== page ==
Yesterday we sang 1 – 12 at the pace of a piece we were rehearsing to reassure everyone that they can sing 4 bars of triple time in one breath (and then the challenge was to hold the ‘12’ on as long as possible) It worked a treat and the piece was so much better for it!

    1. Christine Mulgrew Christine Mulgrew says:

      Hi Catherine, some great ideas, thanks for sharing them. I’m pleased you found the article helpful. :)

  2. Avatar Michael says:

    Fantastic article. THANKS VERY MUCH. You have so much wisdom to offer the choir world.

    1. Christine Mulgrew Christine Mulgrew says:

      Thanks Michael, that’s very kind of you, glad to hear you found the article helpful. :)

  3. Thanks for your great suggestions, Christine and Victoria,

    I always find planning the warmups the hardest part of any rehearsal schedule. I try to do something different every time and, having done almost 200 sessions with my choir, that can become quite challenging.

    For a while now I have been creating an archive of warmup elements on colour-coded index cards (old school style!) with different colours for physical, vocal, range building, team bonding, rounds, etc. It makes such a difference getting all the ideas out of my head and onto paper and the colours certainly makes the pick and mix approach a lot easier.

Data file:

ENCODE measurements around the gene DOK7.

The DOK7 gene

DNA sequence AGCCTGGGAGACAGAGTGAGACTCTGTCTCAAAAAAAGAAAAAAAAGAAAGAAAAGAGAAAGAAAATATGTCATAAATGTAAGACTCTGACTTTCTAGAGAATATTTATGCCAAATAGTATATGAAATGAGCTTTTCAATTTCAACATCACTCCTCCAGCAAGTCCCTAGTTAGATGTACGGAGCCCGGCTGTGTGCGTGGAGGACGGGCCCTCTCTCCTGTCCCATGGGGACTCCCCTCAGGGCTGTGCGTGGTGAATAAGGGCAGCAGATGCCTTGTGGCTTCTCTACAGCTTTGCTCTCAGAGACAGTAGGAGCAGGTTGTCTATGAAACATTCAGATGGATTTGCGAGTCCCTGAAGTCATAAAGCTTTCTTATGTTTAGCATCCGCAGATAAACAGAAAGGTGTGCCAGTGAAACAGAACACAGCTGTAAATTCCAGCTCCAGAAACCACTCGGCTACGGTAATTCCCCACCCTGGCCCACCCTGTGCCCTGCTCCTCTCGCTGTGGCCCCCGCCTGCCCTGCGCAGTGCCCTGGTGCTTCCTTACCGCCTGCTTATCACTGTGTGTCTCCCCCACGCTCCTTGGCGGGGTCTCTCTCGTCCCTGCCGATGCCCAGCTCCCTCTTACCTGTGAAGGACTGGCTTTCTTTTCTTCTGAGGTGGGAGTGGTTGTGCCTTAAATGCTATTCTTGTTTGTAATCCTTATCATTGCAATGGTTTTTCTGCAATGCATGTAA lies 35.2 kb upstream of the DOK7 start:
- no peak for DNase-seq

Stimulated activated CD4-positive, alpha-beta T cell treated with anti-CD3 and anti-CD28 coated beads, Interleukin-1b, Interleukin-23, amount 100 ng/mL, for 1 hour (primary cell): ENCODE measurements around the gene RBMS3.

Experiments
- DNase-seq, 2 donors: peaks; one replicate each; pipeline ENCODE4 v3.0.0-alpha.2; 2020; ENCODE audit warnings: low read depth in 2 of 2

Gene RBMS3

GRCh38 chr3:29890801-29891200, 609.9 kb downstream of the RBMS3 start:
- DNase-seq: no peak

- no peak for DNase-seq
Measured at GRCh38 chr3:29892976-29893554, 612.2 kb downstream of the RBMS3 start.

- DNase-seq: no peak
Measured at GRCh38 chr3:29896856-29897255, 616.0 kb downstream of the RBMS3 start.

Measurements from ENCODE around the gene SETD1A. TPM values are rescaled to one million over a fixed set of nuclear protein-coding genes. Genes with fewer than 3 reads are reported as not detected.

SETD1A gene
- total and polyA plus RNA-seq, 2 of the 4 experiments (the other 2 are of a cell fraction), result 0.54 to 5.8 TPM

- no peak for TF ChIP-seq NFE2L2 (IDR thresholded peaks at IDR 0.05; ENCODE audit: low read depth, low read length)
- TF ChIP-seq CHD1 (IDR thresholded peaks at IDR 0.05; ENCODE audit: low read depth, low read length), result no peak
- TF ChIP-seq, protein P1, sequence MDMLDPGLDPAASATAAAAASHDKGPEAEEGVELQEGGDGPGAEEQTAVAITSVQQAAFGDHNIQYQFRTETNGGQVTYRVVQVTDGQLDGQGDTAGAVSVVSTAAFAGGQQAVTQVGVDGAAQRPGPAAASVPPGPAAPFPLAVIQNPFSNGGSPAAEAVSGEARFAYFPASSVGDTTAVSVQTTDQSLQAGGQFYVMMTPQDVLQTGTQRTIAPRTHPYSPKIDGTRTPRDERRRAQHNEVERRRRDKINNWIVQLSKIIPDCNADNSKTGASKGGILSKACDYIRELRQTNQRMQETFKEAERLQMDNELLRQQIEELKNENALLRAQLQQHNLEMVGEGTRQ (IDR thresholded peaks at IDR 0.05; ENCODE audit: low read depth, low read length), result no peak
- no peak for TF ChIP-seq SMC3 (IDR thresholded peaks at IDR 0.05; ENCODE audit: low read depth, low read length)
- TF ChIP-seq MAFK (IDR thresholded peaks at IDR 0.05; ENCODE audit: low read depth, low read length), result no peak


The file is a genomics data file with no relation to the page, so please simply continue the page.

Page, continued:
Thanks again for your excellent resources.
    Simon

    1. Christine Mulgrew Christine Mulgrew says:

      Hi Simon, thanks for your message, I’m really pleased to hear you found our suggestions helpful. It sounds like you have put a great archive together to help you create varied and interesting warm-up plans. :)

  4. Avatar Jared Garthoff says:

    This is awesome! Thank you so much! Have you thought of making an app for Ipad/Iphone, Android/Tablets so we can read articles on the go or even download resources?

    1. Christine Mulgrew Christine Mulgrew says:

      Thanks Jared, really glad you have found the article helpful. You’ve got me thinking now about apps!

  5. Avatar margaret barnard says:

    good information thank you

    1. Christine Mulgrew Christine Mulgrew says:

      Thanks Margaret

Leave a Reply

Your email address will not be published. Required fields are marked *